One of the most common emergencies vets and vet nurses see is poisoning, whether that’s chocolate or raisin digestion, eating dangerous plants or licking a toxic substance like antifreeze, rat poison or slug killer, they can all cause panting. If you think your dog has been poisoned or eating something they shouldn’t, contact your vet right away. Allergic Reactions If your dog has recently started a new medication, in very rare cases they may have an allergic reaction. If your dog is having an allergic reaction they may be struggling to breathe and start panting more. Contact your vet right away if you think your dog is having an allergic reaction.   How To Tell If My Dog Is Panting Too Much If you’re wondering what the difference between normal dog panting and excessive panting is and how to tell the difference, then there’s a few key things to look at: What are they doing? Is there an obvious cause for the panting? - As we mentioned above, dog’s panting will usually correlate with external factors like exercise or excitement which is completely normal. Healthy dogs don’t usually pant for no reason. Does it appear excessive compared to their normal panting pattern or with more exertion than normal? - You know your dog best and will be able to tell if their panting is different to normal, or if it seems more intense. Are there any other symptoms? - If your dog’s panting is coupled with other symptoms like lethargy, not eating, coughing, discolouration of their gums or tongue, it could be a sign that the panting is a result of illness. We recommend speaking to your vet if this is the case Has their panting changed sounds? - Listen to the sound of their panting and if there is a change is sound it could be a sign of another condition at play. For example if your dog has laryngeal Paralysis, which is common in Labradors and Golden Retrievers, their panting will often sound abrasive as a result of the disfunction in their vocal cords. Or if your dog is flat faced their panting is more likely to include snorting sounds. Both of these conditions predispose them to heatstroke, which panting is an indicator of. If your dog is panting but still getting hotter, this could also be a sign of heatstroke. What To Do If Your Dog Is Panting Heavily If your dog is panting heavily there’s a few things to consider. Look for the reason - is it hot, have they been running about or are they excited. If there’s no obvious reason, contact your vet. If it’s simply from excitement or exercise give your dog a little space and time to calm down and their panting should slow dow. If it’s from overheating, you will need to act quickly but don’t panic. You will want to move your dog into the shade and offer them cool but not cold water, gently cool them down with water and then contact your vet immediately. Remember the best way to manage heat-stroke is to avoid it, don’t leave your dog in a parked car on a hot day, provide plenty of shade and water, and make sure not to walk them if it’s too hot. If you suspect their panting is because of stress, stay calm and try to remove them from the situation. Once they are out the way of any danger or triggering circumstances, comfort and reassure your dog.If there’s lots of situations that repeatedly cause your dog stress and anxiety, it may be worth contacting a behaviourist who can work with your dog to overcome their fears If there’s other symptoms which cause you to think there may be an underlying issue like illness, pain, an allergic reaction or poisoning - make an appointment with your vet. They can then assess your dog and figure out the cause of their excessive panting. When To Contact A Vet For Heavy Panting Your dog suddenly starts panting with no obvious cause You think they’re in pain, suffering from an allergic reaction or poisoning Their panting is constant and intense Their tongue or gums look blue, purple or white - this is a sign they’re not getting enough oxygen They are displaying signs of heatstroke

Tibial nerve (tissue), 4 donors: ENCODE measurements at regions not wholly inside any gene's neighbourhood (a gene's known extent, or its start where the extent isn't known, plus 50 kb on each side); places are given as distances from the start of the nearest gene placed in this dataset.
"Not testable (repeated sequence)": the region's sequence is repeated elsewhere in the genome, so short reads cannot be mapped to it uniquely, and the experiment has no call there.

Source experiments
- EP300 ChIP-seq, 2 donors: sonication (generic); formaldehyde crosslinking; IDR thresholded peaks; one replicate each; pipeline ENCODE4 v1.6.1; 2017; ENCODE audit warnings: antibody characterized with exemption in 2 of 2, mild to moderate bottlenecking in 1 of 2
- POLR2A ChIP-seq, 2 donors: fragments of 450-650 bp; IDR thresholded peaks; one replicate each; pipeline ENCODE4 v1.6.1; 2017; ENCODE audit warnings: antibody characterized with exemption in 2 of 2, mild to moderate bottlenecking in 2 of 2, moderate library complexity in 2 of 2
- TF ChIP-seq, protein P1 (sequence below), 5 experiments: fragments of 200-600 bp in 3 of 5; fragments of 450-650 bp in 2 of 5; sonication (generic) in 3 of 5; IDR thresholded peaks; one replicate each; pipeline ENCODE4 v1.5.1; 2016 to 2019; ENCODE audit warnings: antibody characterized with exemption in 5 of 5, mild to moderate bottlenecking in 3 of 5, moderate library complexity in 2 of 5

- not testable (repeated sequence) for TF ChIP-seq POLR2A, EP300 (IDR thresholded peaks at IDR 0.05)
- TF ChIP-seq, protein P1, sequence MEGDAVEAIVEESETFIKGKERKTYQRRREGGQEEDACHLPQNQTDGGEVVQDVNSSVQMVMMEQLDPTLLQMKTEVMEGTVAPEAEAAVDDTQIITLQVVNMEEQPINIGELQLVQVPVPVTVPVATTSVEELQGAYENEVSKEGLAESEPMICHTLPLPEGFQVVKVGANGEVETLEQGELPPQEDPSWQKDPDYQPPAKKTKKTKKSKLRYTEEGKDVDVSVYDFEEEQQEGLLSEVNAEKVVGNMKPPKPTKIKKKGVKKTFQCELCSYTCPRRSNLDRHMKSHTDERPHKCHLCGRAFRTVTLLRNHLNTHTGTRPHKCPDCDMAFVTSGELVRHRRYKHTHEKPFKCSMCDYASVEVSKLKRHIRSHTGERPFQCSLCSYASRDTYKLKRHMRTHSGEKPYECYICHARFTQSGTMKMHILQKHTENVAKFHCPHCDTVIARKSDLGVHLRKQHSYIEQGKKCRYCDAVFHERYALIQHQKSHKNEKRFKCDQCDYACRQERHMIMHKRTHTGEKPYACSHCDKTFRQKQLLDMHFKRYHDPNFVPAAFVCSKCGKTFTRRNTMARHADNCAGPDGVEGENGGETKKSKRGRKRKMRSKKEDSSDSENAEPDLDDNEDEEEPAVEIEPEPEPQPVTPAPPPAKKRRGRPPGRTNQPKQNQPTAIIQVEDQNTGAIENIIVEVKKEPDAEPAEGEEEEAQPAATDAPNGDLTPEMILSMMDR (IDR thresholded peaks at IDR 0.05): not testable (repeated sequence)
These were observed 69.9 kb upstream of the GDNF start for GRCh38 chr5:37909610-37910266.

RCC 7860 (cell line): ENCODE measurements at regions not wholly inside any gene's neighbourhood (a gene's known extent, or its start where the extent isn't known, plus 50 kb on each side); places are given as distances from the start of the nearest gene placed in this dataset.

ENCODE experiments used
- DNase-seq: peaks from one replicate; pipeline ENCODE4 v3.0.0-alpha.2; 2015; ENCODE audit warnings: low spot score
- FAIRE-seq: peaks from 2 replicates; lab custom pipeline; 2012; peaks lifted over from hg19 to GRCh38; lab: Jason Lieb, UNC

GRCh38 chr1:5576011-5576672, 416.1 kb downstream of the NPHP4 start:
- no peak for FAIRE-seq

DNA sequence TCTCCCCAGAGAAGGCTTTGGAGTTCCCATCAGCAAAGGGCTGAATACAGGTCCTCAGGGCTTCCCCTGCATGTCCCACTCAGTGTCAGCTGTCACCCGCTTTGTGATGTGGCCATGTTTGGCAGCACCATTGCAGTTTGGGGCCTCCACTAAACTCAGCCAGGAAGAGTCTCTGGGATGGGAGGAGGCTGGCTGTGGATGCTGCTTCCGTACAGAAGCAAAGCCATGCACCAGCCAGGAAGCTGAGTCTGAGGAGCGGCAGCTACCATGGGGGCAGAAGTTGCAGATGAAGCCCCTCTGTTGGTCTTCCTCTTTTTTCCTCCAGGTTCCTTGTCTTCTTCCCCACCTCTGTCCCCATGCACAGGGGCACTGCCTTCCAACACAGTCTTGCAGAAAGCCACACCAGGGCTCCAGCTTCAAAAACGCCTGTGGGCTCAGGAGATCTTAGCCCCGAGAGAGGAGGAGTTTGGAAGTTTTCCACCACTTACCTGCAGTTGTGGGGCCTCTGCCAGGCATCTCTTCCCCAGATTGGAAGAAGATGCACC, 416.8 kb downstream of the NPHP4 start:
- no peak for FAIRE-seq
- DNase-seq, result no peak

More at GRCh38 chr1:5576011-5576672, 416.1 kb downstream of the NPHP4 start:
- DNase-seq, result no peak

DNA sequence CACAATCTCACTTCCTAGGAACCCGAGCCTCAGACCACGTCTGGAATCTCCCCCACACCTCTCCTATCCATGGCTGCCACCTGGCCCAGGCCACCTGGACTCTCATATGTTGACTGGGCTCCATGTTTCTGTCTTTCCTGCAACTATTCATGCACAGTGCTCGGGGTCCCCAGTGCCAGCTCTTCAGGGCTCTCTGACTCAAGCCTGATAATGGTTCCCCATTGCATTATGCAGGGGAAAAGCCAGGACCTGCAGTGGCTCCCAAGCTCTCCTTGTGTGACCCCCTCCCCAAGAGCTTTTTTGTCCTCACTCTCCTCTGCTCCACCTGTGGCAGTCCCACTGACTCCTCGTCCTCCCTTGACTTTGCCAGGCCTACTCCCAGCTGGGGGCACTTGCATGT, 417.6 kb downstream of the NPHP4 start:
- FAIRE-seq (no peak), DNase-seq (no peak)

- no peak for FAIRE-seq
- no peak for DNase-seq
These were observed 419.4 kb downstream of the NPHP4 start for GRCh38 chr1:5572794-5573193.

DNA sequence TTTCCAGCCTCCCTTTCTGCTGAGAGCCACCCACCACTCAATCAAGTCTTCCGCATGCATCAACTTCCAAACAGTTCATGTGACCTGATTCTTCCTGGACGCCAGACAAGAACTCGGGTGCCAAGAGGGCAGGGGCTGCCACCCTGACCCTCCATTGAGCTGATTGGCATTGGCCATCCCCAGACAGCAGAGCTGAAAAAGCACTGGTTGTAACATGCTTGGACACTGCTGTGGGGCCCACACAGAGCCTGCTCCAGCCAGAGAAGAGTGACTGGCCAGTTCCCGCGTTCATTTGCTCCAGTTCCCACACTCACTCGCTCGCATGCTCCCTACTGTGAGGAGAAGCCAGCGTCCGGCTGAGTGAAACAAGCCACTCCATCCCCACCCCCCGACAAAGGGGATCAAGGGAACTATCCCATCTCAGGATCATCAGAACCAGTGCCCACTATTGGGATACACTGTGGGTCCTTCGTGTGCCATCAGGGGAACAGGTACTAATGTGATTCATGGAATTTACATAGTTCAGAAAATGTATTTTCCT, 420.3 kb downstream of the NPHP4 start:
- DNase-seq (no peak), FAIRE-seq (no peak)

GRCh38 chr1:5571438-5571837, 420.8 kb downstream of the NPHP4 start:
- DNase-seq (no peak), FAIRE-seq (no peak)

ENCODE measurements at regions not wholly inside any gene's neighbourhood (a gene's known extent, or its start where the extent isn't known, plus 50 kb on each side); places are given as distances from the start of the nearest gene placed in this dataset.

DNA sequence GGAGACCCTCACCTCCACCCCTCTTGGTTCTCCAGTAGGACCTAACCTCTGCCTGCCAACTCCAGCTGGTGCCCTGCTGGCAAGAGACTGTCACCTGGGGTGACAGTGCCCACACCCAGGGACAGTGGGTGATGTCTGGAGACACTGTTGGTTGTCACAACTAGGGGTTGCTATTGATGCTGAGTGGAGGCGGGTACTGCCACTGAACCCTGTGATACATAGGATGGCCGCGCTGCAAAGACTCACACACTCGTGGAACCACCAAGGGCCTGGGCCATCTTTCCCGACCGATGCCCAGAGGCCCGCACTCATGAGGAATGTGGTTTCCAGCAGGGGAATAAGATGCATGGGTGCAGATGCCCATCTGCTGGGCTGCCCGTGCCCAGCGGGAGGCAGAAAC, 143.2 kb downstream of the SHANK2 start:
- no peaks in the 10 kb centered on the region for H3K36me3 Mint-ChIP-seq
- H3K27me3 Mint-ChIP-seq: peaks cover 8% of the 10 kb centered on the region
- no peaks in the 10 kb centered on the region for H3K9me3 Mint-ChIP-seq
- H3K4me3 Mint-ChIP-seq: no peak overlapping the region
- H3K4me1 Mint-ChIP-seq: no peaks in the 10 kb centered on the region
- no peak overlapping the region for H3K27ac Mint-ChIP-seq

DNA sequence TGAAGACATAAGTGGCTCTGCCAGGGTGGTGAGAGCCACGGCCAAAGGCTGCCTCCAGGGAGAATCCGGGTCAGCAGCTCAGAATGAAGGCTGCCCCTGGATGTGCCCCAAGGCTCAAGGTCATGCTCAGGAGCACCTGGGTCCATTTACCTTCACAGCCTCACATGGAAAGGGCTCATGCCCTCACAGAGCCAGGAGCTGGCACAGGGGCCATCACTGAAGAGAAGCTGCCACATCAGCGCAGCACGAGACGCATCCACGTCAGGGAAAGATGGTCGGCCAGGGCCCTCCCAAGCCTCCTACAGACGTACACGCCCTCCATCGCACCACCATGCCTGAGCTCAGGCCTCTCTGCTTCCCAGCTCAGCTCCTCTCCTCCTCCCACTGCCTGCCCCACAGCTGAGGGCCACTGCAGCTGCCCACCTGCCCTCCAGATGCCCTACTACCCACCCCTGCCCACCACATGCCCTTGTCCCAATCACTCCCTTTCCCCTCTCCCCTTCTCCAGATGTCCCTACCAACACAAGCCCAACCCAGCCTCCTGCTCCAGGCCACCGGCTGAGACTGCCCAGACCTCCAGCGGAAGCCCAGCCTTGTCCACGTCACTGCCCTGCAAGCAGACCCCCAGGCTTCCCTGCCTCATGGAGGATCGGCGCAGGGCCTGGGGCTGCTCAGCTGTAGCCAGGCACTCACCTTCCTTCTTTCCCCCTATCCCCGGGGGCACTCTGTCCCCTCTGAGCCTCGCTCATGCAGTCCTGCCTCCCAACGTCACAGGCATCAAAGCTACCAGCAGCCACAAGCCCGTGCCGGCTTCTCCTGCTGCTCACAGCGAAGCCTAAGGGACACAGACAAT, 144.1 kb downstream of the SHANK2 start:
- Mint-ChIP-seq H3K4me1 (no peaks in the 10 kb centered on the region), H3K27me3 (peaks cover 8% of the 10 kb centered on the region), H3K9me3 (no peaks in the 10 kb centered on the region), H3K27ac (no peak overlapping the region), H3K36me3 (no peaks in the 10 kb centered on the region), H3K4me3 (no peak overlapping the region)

If you are unsure contact your vet - if you’re worried or concerned always talk to your vet, that’s what they’re there for. Questions To Ask Your Vet About Your Dogs Panting Is my dog’s panting normal or abnormal? What can be done to determine the cause? What can be done to treat the cause?   Does Your Dog Breathe Fast While Sleeping? If your dog is panting at night and the room they’re sleeping is cool, there could be a lot of reasons for this. We recommend taking your dog to the vets to find the underlying issue causing their panting at night. The reasons behind this could include anxiety - either separation anxiety if they sleep separately to you or part of a night terror, check out our blog on night terrors if you suspect your dog may be suffering from them. If you think anxiety may be causing your dog's panting at night, try putting the radio on from some background noise or using a calming diffuser.In conclusion, while panting is a natural cooling mechanism for dogs, it can also be a sign of underlying issues. As responsible pet owners, it's vital to recognise the reasons behind our dog's heavy panting and seek veterinary help if needed. By understanding their needs and being proactive in their care, we can ensure our beloved companions lead happy and healthy lives filled with joy and love.